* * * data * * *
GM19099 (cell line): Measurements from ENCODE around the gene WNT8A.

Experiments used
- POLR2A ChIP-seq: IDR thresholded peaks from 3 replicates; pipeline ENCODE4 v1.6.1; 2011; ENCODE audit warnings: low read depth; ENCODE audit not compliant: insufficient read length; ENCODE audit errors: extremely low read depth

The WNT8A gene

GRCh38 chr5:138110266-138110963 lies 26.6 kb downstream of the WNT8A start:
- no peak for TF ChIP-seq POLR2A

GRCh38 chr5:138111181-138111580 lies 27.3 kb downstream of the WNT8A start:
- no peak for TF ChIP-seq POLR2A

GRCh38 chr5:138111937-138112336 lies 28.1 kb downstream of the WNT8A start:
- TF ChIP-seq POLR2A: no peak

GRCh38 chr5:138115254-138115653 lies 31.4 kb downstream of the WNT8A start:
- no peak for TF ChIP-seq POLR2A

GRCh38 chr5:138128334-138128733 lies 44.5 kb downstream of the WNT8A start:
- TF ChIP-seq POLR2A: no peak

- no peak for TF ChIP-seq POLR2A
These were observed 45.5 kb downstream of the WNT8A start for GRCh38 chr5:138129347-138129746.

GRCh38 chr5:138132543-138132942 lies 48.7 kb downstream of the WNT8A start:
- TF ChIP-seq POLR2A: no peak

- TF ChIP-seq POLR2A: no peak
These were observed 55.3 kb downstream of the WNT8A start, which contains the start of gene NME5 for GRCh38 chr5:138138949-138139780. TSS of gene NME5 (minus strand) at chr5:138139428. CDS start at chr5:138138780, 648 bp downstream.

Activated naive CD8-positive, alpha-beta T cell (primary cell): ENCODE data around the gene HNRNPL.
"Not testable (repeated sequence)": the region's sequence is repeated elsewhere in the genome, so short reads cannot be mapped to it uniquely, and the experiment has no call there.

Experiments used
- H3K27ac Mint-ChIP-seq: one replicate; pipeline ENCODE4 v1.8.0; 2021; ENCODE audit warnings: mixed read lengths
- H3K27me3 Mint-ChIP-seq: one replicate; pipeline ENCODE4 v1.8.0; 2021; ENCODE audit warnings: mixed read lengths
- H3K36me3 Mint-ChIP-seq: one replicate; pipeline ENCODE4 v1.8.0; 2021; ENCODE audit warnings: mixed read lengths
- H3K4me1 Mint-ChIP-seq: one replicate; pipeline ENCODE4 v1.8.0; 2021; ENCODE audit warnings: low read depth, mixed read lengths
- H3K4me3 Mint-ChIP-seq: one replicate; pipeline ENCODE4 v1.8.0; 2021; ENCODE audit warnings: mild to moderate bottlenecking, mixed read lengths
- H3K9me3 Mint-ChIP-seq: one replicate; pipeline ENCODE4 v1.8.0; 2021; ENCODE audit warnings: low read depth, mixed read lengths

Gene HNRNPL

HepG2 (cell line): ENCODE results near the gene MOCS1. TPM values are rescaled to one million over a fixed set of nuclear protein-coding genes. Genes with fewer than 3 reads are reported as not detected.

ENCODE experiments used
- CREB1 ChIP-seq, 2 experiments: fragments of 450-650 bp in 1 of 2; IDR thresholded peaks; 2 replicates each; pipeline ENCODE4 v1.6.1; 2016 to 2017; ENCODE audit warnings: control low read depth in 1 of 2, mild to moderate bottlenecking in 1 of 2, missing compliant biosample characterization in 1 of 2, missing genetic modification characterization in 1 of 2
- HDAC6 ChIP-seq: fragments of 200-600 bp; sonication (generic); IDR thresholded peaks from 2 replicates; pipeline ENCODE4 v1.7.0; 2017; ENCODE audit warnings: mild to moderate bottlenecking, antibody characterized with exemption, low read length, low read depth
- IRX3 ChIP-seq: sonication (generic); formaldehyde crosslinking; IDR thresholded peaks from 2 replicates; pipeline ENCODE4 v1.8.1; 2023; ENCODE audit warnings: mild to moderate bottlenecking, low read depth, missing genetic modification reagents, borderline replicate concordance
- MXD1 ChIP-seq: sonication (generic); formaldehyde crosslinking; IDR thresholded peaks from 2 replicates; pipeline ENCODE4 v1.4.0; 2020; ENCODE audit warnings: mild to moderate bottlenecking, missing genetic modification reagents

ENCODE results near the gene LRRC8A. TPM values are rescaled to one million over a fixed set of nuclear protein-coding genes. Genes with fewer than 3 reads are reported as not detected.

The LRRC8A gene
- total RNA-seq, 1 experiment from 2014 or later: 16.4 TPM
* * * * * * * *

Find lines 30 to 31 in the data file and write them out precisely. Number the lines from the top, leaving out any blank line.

Gene HNRNPL

HepG2 (cell line): ENCODE results near the gene MOCS1. TPM values are rescaled to one million over a fixed set of nuclear protein-coding genes. Genes with fewer than 3 reads are reported as not detected.